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When a biological parent dies, a child may look towards their new stepparent to meet the needs that would normally be fulfilled by the lost parent.As the following example shows, while a stepfather or stepmother may be successful in meeting these needs, they may or may not necessarily experience the same emotional connection as they do with their own children.This straight-jacket of expectations stresses all the player, preventing them from connecting in authentic ways.As one teen girl I interviewed told me of her dad’s wife, “I like her, but I don’t want her to be my mum!
“Co-wives,” a trendy term for ex-wives and “new wives” who put aside their differences to “co-parent the kids,” suggests something much creepier - that step-family life is akin to polygamy and that the ladies should be not only united caretakers but also BFFs. With one in three people in the UK now a step-parent, step-child, adult step-child, step-sibling or step-grandparent, can we please resolve to clean up our language in 2013? They “blend” into a semblance of a first family, with the step-parent “loving those kids just like they’re my own” and the kids returning the sentiment. After all, anyone in a remarriage with kids has likely been bludgeoned with the term and the idea by the media, well-intentioned friends, books on the topic of “blended family life” and even therapists who specialise in treating “blended families”. Because re-partnership with children or adult children is anything but an ambrosial smoothie.It notes that flexibility and respect for difference are better predictors of stepfamily success than “tight knitted-ness.” Sure, it makes everyone else feel comfortable when step-families are “just like” first families.But it doesn’t feel so great to step-families themselves.Reaching out to the kids (or their mum) to bridge the gap can backfire, creating feelings of failure and disappointment that in turn stress the couple.Indeed, it may come as a surprise to the general public (and a relief to stepfamilies) to learn that conflict is the rule, rather than the exception, in the first years of step-family life. Let’s Break It Down First of all, step-families are not precisely families.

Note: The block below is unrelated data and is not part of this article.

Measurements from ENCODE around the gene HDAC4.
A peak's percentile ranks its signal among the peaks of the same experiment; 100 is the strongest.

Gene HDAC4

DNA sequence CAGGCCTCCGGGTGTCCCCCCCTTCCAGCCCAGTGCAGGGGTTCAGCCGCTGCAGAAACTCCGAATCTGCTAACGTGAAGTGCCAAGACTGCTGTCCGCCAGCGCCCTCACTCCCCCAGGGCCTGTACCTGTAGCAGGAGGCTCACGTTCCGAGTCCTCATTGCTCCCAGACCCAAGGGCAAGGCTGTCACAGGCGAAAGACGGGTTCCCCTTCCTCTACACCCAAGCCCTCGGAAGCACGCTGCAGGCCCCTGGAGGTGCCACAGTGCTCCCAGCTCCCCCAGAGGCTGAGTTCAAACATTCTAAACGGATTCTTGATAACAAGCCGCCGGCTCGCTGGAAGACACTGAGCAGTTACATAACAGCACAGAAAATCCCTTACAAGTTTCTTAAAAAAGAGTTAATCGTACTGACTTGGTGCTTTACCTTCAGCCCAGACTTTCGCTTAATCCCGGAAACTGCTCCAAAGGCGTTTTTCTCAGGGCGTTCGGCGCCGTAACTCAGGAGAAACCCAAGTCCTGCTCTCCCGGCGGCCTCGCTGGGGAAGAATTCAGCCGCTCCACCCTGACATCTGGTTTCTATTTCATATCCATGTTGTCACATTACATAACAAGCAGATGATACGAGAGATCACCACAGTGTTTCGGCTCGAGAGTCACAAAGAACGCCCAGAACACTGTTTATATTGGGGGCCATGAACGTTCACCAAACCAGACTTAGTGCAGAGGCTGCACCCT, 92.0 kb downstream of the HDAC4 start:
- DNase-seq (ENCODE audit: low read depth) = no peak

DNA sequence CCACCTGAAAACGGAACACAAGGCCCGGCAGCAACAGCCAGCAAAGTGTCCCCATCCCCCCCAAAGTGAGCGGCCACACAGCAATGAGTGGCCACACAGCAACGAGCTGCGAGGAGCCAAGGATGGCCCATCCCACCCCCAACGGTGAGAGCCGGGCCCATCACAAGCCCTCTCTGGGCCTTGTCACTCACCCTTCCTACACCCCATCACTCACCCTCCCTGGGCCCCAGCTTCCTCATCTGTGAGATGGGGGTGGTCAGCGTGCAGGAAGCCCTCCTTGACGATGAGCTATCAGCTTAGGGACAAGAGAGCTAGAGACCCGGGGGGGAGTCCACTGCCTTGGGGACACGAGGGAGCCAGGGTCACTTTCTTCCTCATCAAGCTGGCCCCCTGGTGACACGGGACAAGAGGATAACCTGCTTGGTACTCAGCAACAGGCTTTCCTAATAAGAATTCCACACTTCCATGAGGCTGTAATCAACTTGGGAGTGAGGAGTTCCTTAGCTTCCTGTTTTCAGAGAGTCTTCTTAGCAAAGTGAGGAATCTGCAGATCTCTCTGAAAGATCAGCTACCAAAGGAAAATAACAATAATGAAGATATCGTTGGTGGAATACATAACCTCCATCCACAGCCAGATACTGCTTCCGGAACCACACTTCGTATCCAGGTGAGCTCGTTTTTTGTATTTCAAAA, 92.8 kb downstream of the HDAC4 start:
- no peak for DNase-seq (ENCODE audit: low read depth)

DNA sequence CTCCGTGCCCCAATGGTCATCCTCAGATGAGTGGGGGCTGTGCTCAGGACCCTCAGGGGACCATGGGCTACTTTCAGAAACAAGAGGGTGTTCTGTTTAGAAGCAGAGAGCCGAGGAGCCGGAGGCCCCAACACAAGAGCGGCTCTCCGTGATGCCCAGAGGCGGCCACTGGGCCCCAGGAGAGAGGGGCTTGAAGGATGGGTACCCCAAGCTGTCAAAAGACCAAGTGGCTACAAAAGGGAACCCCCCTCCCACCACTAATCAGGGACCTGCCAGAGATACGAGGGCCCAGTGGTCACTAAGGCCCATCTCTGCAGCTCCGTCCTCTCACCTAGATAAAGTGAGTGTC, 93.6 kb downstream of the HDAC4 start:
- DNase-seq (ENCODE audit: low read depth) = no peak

Third, there’s an ex or deceased spouse in the picture.